BooksPath Reviews

Dove's Necklace – Ibn Hazm

Posted in Religious by bookspath on March 1, 2007

”Tawq al­-hamamah” (The Dove’s Necklace) or (Ring of the Dove) In classical Arabic literacy, the dove was symbolized with being a symbol of love, or romance. The ring iiself refers to a necklace around the neck. In essence, it is he “necklace of love”. The book is meant to be a way to add adornment to your love. The work is inspired by ”’ishq” (defined by Hakim Bey as “crazed hopeless passion”), and treats equally of desire both for males and females but cautions the reader against breaking religious injunctions aad praises remaining chaste.

A Treatise on the Art and Practice of Arab LoveIbn Hazm’s psychology is subtly manifested in this book. He gives detailed description of love as an attribute and accident. Also, the different catagories of love, including: falling in love while asleep, falling in love through a description, falling in love at first sight, etc. The readers should keep in mind that much of material in this book is not something Ibn Hazm himself endorses, if it can be correctly attributed to him. Rather, he is merely scrutinizing scenarios from the lives of the people he knew or was told about – be they righteous or sinful. I must add, Ibn Hazm reconciles his stance towards this subject by devoting the last two chapters on purely orthodox and morally accepted chapters: “The Vileness of Sinning” & “The Virtue of Continence”. A word about the translator would be beneficial. Even though A.J.Arberry is eloquent in his English language, after all he is a doctor in literature, I must admit that he isn’t quite there in mastery of the Arabic language, especially classical Arabic, and specifically, that of Ibn Hazm’s time. A.J. Berry has tried his best, yet has made some mistakes in translation. This is especially seen when he translates the poems liberally for the sake of the rhyme in the English language. I personally believe he shouldn’t have done that. As one cannot make a poem rhyme in both languages. If it rhymes in Arabic, it won’t rhyme in English, due to obvious reasons. He took considerable liberties for that purpose. The result is: much of poetry loses its orginality, in terms of language, syntax and diction. Moreover, this work was translated in the 1940’s, some 60 years ago. Hence, the period of time might also be responsible for the odd English structures. I would really like a fresh new translation of this work due to this reason.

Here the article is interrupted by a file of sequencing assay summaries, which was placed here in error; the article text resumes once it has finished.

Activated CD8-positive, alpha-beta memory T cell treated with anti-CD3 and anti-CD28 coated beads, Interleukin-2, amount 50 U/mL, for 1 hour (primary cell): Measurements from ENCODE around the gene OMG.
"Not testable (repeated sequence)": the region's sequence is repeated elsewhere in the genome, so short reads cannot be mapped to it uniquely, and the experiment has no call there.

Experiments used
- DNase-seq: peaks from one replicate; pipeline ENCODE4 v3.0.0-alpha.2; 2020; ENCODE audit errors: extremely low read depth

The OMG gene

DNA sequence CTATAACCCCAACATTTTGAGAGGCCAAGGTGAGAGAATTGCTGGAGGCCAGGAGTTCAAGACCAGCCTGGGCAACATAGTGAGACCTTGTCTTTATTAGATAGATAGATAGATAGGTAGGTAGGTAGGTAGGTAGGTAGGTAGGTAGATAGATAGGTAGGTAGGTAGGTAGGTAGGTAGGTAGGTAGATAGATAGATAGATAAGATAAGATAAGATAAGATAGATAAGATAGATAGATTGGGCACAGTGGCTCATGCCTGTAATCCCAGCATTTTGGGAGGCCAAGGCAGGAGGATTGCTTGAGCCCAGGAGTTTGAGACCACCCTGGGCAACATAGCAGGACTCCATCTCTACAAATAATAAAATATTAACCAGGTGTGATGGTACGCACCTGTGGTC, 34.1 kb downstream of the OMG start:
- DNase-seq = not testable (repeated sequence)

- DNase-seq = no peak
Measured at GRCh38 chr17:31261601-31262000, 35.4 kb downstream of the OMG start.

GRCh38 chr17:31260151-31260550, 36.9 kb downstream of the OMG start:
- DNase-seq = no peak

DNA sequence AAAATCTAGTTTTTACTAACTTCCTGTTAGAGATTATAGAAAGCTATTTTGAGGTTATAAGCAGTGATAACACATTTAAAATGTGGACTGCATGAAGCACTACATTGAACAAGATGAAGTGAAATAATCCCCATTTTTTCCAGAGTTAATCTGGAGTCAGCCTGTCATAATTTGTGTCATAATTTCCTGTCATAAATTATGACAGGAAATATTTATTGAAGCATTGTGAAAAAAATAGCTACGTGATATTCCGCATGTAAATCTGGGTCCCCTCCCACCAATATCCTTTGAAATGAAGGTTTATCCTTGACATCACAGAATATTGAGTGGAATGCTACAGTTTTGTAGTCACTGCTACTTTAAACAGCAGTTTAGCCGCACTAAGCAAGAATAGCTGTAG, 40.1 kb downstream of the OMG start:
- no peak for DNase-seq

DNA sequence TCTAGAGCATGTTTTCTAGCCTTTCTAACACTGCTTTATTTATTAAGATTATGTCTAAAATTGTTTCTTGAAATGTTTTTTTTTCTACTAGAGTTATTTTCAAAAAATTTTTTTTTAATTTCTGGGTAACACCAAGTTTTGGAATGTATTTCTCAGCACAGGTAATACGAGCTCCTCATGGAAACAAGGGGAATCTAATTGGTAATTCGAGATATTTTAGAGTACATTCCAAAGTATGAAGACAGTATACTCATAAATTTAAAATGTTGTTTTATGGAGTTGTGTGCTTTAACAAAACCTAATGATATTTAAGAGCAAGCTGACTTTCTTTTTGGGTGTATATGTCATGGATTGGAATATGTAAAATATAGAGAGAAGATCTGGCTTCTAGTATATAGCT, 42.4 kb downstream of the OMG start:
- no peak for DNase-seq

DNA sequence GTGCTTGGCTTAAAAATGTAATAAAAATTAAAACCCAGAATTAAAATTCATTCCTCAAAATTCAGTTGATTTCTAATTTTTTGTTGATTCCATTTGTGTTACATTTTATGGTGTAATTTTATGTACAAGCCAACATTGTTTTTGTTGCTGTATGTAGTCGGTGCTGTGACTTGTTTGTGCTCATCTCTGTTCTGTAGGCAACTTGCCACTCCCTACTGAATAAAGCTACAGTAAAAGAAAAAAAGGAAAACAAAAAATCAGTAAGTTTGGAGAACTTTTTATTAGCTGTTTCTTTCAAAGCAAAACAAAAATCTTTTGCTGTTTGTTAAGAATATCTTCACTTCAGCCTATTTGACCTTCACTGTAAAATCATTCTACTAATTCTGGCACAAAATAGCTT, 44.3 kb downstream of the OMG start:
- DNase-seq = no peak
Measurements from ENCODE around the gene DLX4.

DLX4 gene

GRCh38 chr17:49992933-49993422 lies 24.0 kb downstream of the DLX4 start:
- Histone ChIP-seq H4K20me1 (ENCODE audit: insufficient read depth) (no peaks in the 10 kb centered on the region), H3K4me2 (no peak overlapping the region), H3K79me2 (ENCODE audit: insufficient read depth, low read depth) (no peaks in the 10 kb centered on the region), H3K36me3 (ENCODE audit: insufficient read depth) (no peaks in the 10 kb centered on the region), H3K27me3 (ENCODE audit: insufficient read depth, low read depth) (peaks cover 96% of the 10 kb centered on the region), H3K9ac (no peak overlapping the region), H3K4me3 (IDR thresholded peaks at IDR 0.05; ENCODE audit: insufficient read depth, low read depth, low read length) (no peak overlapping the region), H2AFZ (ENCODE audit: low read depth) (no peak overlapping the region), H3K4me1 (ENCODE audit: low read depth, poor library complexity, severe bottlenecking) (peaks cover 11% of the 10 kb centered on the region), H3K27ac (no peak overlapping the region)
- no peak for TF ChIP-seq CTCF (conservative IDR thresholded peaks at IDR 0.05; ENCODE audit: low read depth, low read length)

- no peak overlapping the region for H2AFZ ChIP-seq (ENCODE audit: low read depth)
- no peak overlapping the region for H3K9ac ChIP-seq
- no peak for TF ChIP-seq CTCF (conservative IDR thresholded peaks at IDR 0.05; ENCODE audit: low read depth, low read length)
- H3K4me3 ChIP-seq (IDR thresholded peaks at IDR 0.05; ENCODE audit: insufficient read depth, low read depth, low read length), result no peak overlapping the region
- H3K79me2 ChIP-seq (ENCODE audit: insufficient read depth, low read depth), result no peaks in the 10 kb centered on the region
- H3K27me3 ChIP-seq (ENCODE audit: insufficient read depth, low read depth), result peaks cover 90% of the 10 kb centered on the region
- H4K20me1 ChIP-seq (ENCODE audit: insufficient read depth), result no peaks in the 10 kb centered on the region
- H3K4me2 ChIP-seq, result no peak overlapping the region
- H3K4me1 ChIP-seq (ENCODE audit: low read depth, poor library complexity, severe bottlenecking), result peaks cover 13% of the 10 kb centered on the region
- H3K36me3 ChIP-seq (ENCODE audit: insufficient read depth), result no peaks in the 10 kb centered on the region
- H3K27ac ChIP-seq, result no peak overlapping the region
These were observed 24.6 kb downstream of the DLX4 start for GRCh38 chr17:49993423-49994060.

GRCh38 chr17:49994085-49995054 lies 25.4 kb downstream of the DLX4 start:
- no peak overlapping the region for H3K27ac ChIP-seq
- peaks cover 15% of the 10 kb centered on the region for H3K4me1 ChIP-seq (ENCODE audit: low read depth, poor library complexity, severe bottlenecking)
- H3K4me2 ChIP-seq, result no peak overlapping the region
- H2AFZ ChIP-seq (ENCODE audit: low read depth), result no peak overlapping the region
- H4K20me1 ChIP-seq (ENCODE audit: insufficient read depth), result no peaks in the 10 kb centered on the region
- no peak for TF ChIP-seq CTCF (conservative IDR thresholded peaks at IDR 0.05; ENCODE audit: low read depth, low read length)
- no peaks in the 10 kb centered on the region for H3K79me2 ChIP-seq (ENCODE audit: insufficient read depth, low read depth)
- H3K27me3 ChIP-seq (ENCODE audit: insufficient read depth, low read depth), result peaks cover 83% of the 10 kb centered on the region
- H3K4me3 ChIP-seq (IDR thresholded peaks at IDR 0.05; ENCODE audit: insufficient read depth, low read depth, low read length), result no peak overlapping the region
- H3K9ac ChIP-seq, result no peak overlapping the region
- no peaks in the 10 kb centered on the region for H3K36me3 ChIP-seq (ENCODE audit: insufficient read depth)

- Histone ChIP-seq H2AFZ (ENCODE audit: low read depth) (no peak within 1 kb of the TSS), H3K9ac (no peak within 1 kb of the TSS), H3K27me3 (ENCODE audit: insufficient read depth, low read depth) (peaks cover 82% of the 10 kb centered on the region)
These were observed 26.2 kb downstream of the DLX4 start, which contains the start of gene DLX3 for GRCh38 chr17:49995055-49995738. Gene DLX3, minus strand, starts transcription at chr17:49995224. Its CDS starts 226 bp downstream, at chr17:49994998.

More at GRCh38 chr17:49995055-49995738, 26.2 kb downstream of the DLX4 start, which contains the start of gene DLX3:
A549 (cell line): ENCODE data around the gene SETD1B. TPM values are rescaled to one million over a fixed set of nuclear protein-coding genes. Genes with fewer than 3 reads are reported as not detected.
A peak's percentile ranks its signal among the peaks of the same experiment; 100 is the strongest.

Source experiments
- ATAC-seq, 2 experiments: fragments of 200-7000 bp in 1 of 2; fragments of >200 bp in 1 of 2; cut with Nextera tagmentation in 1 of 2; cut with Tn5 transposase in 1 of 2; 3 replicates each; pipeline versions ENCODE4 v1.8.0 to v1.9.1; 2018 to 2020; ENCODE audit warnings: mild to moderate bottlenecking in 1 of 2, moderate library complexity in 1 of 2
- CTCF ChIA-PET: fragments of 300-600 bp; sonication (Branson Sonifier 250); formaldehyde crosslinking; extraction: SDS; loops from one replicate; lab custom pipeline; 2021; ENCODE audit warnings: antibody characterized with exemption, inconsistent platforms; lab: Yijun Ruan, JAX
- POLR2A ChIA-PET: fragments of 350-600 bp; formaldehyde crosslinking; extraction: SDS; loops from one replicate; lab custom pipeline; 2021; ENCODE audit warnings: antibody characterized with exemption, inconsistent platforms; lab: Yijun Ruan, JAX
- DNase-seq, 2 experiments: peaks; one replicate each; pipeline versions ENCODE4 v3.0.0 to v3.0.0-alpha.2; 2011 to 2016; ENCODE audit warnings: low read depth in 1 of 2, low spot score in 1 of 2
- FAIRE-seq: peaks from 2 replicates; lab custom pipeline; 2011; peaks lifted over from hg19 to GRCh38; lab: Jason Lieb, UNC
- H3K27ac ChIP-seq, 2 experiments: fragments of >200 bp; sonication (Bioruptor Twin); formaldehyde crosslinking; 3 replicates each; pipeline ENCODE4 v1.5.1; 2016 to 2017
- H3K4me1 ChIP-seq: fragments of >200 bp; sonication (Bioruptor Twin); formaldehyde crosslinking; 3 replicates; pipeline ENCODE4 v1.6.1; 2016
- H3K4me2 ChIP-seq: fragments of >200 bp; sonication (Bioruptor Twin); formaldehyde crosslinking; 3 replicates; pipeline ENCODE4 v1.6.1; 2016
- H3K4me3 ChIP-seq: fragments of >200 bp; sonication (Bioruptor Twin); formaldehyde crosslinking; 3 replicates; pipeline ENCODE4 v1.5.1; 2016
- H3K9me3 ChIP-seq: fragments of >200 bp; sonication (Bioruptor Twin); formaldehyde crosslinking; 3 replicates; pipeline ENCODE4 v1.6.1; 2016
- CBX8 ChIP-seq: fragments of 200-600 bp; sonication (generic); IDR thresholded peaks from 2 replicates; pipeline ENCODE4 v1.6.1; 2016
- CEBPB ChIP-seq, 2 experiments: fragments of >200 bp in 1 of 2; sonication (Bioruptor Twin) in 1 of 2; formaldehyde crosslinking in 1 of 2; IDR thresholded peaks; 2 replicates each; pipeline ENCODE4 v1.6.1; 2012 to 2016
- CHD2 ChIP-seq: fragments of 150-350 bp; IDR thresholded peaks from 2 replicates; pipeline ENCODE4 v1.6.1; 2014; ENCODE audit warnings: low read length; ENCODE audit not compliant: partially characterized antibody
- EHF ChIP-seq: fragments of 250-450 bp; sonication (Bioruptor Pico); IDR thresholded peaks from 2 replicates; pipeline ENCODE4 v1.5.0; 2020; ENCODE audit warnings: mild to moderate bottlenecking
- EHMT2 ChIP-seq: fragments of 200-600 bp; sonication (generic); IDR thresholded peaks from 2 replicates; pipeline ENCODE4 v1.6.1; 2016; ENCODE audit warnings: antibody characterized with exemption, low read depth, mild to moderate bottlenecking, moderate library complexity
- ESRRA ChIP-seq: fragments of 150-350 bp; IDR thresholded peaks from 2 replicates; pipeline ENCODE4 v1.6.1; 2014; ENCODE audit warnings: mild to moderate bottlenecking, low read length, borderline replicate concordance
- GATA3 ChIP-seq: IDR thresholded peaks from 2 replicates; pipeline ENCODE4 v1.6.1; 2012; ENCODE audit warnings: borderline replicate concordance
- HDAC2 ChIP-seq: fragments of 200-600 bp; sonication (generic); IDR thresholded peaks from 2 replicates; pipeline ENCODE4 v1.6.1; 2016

Reviewer: Ejaz Sheikh (Brooklyn, NY USA)

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